The idea relies on the fact that although the carriers overlap in size and weight, each type has a distinct “isoelectric point” — the pH, or level of acidity/basicity, at which it has no positive or negative charge.
The device integrates several existing technologies developed at Notre Dame and fits neatly in the palm of the hand.
Flowing through the middle of the device is what looks like a simple stream of water.
But there is something special about the stream that is not visible to the naked eye.
At the left side, the water is highly acidic, with a pH about the same as a glass of grapefruit juice.
On the other side of the stream, the water is highly basic, with a pH similar to a bottle of ammonia.
A special feature of the device is not just the fact that it has a pH gradient in the stream but also how it achieves that gradient.
The technology is able to generate the gradient without the addition of any chemicals, making it cheaper, more eco-friendly and more efficient to run than designs that rely on added acids and bases.
The gradient comes not from a chemical but from a two-sided membrane powered by a specially designed chip.
The membrane splits the water in two ions (H+ and OH-) and adds a different kind of ion to each side of the stream.
One side of the membrane releases acidic hydronium ions, and the other size releases basic hydroxide ions.
When the basic and acidic streams flow together, they create a pH gradient just as hot and cold streams flowing together would form hot and cold sides with a gradient of temperature through the middle of the stream.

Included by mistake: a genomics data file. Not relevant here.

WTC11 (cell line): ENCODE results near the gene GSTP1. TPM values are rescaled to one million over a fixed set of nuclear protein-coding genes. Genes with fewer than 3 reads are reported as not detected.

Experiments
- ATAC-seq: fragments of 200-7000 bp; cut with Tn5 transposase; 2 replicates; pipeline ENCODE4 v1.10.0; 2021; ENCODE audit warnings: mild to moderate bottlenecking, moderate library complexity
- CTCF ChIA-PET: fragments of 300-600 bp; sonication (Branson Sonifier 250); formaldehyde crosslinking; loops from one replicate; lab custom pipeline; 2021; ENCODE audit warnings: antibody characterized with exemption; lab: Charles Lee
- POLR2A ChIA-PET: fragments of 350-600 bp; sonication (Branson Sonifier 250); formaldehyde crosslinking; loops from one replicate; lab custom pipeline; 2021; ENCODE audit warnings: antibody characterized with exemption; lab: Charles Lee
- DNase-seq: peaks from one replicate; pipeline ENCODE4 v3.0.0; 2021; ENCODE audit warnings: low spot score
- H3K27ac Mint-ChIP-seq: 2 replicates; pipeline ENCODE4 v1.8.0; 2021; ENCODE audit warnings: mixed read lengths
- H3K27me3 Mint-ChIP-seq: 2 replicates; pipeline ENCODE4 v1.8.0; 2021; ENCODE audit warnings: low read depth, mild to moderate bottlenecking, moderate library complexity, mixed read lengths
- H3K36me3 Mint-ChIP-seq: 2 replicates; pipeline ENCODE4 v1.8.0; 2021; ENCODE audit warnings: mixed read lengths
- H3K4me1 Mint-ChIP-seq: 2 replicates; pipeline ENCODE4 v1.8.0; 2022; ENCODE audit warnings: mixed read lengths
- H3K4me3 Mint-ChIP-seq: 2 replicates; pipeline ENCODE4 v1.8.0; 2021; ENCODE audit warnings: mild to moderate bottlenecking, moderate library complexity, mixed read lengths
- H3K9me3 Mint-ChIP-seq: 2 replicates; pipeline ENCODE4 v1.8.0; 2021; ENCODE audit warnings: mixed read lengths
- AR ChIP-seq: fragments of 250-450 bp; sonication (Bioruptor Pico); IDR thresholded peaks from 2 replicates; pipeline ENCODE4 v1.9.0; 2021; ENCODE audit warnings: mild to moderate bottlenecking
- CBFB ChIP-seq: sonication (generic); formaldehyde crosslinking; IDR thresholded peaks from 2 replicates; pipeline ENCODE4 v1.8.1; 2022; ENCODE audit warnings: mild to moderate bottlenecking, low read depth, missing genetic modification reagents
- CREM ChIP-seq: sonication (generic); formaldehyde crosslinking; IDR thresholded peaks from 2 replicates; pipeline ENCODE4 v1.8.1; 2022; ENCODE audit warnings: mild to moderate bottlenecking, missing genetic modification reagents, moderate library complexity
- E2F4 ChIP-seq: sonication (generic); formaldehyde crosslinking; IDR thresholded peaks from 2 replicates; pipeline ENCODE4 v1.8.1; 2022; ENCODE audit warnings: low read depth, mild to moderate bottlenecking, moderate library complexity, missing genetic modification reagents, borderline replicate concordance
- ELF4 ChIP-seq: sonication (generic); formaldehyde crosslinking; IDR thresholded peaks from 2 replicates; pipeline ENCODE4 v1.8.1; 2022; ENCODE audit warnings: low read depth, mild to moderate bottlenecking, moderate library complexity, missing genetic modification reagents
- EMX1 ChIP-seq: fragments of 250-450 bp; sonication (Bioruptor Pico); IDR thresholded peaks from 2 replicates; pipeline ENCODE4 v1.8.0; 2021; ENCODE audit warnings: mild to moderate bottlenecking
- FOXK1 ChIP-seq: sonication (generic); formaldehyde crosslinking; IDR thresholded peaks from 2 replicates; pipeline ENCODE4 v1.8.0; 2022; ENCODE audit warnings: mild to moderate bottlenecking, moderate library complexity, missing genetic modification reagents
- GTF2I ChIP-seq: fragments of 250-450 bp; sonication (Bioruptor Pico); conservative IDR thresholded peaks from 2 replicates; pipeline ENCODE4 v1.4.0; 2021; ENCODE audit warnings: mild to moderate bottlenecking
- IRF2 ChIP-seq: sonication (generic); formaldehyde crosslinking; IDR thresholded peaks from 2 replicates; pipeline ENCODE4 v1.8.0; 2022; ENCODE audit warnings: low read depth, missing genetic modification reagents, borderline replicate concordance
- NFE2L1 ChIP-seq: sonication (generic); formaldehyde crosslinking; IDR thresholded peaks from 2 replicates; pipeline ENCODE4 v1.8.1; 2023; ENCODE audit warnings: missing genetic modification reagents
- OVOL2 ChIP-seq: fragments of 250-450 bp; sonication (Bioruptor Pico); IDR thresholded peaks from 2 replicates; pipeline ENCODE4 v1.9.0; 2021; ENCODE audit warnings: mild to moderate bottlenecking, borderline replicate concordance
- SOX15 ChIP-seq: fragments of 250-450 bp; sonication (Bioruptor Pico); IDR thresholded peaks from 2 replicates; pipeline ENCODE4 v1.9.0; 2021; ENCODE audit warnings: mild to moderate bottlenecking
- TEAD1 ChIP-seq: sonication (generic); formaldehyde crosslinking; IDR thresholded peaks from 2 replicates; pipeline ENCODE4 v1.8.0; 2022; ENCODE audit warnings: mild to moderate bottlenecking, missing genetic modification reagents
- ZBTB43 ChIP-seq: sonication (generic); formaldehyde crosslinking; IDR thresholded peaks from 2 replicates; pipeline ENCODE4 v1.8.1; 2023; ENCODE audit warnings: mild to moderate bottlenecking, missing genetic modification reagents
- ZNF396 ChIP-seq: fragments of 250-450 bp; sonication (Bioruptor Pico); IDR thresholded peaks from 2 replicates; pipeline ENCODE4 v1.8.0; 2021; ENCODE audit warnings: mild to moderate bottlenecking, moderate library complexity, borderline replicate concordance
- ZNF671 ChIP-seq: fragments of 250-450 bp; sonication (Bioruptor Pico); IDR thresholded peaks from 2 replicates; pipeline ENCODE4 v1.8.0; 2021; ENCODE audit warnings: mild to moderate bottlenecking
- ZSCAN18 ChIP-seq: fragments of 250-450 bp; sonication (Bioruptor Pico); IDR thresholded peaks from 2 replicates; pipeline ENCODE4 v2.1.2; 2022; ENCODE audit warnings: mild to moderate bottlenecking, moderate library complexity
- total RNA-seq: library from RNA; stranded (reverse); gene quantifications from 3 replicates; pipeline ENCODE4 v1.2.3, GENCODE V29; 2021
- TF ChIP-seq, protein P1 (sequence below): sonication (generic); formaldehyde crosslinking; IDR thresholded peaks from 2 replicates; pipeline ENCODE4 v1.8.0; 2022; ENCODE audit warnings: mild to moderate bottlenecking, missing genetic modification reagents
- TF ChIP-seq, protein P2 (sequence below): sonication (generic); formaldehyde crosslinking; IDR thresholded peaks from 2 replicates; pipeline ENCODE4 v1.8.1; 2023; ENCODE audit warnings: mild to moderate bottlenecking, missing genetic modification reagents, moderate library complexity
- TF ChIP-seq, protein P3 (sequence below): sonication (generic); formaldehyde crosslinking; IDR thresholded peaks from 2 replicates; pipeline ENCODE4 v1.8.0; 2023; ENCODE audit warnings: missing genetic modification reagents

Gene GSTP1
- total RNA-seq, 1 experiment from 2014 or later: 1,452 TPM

The team used the two devices running in parallel to select the pH range required for carrier separation and optimised the process using machine learning.
The pH gradient achieved what filters and centrifuges could not: It caused the exRNA carriers floating in the stream to sort themselves like colours of light passing through a prism.
The different types of carriers formed lines along their isoelectric points where they could easily flow out into separate outlets.
Thanks to the new method, the research team was able to generate very pure samples (up to 97 percent pure) using less than a millilitre of blood plasma, saliva or urine.
The process was also lightning-fast compared to current methods.
Whereas the best existing technologies take about a day to achieve separation, the Notre Dame team was able to comprehensively sort their sample in just half an hour.
“We have filed for a patent and soon hope that the technology will be commercialised, so that it can help improve diagnoses of cancer and other diseases,” said Sharma, who won several awards for her work on the study from Notre Dame’s Harper Cancer Research Institute.
“Noncommunicable diseases are responsible for more than 70 percent of deaths worldwide, and cardiovascular disease and cancer are responsible for most of that number,” Sharma said.
“Our technology shows a path to improving the way clinicians diagnose these diseases, and that could save a tremendous number of lives.”
Source: University of Notre Dame